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William Schouler, A history of Massachusetts in the Civil War: Volume 1 30 0 Browse Search
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y with us. About the middle of March, General McClellan began his movement against Richmond, by rely. From that time until the retreat of McClellan, in August, the Army of the Potomac stood wiriginal signers were Ben. Perley Poore, George W. McClellan, Charles F. Macdonald, Arthur W. Fletcheeds:— Having obtained a pass from General McClellan, I proceeded to the Virginia side to visted men had deserted. General Marcy, of General McClellan's staff, urged the importance of some apteers,—in the Army of the Potomac, under General McClellan; in the Shenandoah Valley, under Generalites a long and interesting letter to Major-General McClellan, thanking him for the assurance of yo and remained there until the retreat of General McClellan, in the summer of 1862, from before Richat is the present state of his company. General McClellan agreed to change it to artillery; but asna under Burnside, and in Virginia under General McClellan, were stationed as follows: The First, S[4 more...]<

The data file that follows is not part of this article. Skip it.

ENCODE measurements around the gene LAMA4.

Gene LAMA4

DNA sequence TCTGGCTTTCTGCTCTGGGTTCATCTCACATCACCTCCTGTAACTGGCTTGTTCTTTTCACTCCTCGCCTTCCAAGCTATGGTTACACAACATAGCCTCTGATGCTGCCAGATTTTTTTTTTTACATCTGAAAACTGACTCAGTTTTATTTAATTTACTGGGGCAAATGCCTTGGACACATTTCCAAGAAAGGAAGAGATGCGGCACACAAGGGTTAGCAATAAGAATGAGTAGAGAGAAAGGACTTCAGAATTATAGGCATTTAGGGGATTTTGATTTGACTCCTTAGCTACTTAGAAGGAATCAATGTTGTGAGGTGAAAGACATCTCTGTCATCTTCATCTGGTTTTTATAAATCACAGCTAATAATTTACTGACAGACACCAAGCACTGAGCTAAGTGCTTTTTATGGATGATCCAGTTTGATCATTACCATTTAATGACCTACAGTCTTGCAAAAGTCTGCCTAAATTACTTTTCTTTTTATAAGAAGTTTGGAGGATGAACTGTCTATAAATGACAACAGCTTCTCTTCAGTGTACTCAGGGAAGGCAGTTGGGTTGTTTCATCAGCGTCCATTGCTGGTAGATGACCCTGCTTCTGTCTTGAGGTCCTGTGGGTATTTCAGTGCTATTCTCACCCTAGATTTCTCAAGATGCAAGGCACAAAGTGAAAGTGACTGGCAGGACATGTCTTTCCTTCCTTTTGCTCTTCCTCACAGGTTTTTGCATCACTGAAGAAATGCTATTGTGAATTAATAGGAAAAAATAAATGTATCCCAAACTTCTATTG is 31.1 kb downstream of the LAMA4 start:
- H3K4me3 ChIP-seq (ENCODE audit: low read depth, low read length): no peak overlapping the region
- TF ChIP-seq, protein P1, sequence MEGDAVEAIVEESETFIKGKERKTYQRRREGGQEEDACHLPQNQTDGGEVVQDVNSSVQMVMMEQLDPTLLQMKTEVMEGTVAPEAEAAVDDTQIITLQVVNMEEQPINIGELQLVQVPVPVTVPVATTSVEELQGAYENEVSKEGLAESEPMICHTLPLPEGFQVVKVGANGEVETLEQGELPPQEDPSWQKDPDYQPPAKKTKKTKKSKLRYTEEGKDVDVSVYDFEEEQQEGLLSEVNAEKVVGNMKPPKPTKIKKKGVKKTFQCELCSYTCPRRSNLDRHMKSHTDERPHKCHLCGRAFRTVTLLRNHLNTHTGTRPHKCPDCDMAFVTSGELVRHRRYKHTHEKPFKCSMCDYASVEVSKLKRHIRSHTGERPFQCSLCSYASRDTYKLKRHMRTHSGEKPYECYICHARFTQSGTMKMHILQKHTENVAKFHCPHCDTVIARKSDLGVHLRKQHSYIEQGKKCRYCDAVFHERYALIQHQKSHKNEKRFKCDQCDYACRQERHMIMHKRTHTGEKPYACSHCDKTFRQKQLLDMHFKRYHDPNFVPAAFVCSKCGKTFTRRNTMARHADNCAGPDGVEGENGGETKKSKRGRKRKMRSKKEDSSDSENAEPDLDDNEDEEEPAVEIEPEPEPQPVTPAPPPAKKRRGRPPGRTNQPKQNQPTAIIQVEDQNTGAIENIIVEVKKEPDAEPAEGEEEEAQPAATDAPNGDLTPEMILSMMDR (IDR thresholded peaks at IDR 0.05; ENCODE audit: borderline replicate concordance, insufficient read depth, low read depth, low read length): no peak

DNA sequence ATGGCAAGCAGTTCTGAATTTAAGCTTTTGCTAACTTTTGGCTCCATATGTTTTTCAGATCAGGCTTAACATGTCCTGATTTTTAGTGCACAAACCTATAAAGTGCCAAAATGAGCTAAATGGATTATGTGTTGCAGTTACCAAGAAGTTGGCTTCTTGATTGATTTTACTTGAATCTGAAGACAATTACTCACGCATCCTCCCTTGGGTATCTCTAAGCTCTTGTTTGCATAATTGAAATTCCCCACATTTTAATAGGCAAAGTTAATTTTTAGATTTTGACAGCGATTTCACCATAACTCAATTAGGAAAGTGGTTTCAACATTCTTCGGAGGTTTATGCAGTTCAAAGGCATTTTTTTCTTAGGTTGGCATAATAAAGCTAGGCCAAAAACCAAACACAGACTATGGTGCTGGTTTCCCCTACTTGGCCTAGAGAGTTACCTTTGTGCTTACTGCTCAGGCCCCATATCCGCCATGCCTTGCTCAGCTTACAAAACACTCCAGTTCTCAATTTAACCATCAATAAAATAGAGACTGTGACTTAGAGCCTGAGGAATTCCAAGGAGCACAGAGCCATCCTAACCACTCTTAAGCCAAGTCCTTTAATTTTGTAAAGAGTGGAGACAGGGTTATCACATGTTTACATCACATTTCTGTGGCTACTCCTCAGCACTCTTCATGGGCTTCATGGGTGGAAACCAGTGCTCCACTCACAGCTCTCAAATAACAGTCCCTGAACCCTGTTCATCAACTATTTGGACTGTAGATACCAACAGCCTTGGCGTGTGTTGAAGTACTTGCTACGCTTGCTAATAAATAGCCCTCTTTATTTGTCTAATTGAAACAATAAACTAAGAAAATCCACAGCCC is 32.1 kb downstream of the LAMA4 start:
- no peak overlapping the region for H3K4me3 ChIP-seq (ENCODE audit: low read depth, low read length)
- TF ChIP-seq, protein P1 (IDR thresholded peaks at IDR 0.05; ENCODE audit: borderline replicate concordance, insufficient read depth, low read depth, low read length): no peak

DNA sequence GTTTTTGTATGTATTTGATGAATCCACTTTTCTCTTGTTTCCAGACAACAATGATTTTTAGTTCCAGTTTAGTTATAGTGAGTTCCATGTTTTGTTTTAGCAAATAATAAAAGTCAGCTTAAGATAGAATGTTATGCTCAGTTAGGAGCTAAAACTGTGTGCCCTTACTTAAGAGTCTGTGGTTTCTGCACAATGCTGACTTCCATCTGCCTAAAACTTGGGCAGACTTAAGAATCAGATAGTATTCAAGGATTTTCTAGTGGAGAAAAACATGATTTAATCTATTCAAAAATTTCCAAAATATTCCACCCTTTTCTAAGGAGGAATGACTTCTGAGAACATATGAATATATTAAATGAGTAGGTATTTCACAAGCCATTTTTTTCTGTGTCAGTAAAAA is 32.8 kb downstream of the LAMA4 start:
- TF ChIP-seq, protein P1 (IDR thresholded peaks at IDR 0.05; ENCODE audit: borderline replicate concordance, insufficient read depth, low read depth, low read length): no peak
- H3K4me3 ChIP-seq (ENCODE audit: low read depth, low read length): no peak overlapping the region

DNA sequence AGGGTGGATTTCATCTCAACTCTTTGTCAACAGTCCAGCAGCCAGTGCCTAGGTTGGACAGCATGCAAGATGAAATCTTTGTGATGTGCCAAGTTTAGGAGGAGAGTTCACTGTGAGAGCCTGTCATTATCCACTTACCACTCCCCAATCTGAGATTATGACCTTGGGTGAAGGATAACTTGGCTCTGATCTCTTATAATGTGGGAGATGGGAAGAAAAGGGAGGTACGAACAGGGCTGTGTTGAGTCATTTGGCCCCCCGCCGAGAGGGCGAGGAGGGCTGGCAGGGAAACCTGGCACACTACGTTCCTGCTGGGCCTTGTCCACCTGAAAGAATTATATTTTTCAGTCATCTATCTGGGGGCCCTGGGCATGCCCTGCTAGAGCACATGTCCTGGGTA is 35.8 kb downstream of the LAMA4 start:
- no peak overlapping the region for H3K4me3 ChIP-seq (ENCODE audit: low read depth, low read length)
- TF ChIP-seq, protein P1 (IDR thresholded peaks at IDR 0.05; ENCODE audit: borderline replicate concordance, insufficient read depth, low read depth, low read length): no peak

Chapter 7: Recruiting for the New regiments the position of the armies in the field letters from the Adjutant-General to different persons establishment ofCamps departure of New regiments recruits for Old regiments letter to Secretary Seward suggestions adopted foreign recruits Letterto General Couch deserters want of mustering officers letter fromGeneral Hooker our sick and wounded letter to General McClellan General Fitz-John Porter call for nineteen thousand soldiers for Ninemonths appointment of Major Rogers preparing for a draft Militiavolunteers letter to the President great activity in recruiting liberality of John M. Forbes Colonel Maggi town authorities ask Civiliansto be commissioned First attempt to raise colored troops Letterto Hon. J. G. Abbott recommends Merchants and others to devote Halfof each day to recruiting hardship to Seaboard towns attempt to haveCredits allowed for men in the Navy difficulties earnest letter surgeons